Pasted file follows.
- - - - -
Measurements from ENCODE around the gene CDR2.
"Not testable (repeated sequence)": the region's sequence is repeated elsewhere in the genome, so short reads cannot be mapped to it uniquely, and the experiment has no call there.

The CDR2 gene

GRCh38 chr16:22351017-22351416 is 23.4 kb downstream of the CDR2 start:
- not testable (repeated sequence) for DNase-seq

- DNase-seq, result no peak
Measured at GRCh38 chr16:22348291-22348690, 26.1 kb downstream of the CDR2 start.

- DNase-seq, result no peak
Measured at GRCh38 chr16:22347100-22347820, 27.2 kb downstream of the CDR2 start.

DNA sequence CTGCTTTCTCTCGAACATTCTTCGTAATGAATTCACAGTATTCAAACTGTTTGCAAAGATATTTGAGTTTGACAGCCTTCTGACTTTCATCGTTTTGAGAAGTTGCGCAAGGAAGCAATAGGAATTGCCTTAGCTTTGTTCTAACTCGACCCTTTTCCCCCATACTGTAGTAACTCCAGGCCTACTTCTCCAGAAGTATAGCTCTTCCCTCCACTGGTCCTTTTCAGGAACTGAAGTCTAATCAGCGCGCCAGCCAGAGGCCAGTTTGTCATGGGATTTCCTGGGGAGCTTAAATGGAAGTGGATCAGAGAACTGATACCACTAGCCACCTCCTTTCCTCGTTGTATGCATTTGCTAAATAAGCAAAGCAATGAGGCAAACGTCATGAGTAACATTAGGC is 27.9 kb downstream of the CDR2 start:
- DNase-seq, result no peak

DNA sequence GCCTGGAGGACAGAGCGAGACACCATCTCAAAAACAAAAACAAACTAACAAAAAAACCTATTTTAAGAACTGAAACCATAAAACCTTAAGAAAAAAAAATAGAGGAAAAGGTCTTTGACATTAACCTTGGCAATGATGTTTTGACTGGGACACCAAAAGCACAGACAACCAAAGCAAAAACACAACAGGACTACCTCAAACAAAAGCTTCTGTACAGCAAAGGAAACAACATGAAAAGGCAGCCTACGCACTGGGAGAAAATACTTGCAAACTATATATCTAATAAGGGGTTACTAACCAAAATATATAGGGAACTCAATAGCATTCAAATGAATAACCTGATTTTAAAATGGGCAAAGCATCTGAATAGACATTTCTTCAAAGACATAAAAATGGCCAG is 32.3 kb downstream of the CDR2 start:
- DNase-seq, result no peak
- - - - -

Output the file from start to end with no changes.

Measurements from ENCODE around the gene CDR2.
"Not testable (repeated sequence)": the region's sequence is repeated elsewhere in the genome, so short reads cannot be mapped to it uniquely, and the experiment has no call there.

The CDR2 gene

GRCh38 chr16:22351017-22351416 is 23.4 kb downstream of the CDR2 start:
- not testable (repeated sequence) for DNase-seq

- DNase-seq, result no peak
Measured at GRCh38 chr16:22348291-22348690, 26.1 kb downstream of the CDR2 start.

- DNase-seq, result no peak
Measured at GRCh38 chr16:22347100-22347820, 27.2 kb downstream of the CDR2 start.

DNA sequence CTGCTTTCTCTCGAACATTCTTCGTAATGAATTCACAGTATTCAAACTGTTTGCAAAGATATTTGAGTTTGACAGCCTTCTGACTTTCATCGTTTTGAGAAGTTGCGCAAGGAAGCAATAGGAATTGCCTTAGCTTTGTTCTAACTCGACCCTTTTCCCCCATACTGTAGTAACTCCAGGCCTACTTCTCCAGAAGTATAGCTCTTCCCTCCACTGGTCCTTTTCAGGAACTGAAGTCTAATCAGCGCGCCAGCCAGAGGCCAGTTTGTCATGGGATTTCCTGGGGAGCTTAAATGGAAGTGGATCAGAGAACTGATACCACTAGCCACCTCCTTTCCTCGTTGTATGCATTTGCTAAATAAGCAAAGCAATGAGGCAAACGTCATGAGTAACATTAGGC is 27.9 kb downstream of the CDR2 start:
- DNase-seq, result no peak

DNA sequence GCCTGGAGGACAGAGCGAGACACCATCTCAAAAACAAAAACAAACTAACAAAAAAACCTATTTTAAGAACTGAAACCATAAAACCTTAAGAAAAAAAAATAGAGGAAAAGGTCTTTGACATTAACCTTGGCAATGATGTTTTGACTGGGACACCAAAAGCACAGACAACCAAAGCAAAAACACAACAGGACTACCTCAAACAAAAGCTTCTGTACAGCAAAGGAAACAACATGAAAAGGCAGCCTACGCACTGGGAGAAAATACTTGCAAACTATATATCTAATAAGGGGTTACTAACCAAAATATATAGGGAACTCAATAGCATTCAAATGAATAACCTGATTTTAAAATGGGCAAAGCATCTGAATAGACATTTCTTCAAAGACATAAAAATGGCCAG is 32.3 kb downstream of the CDR2 start:
- DNase-seq, result no peak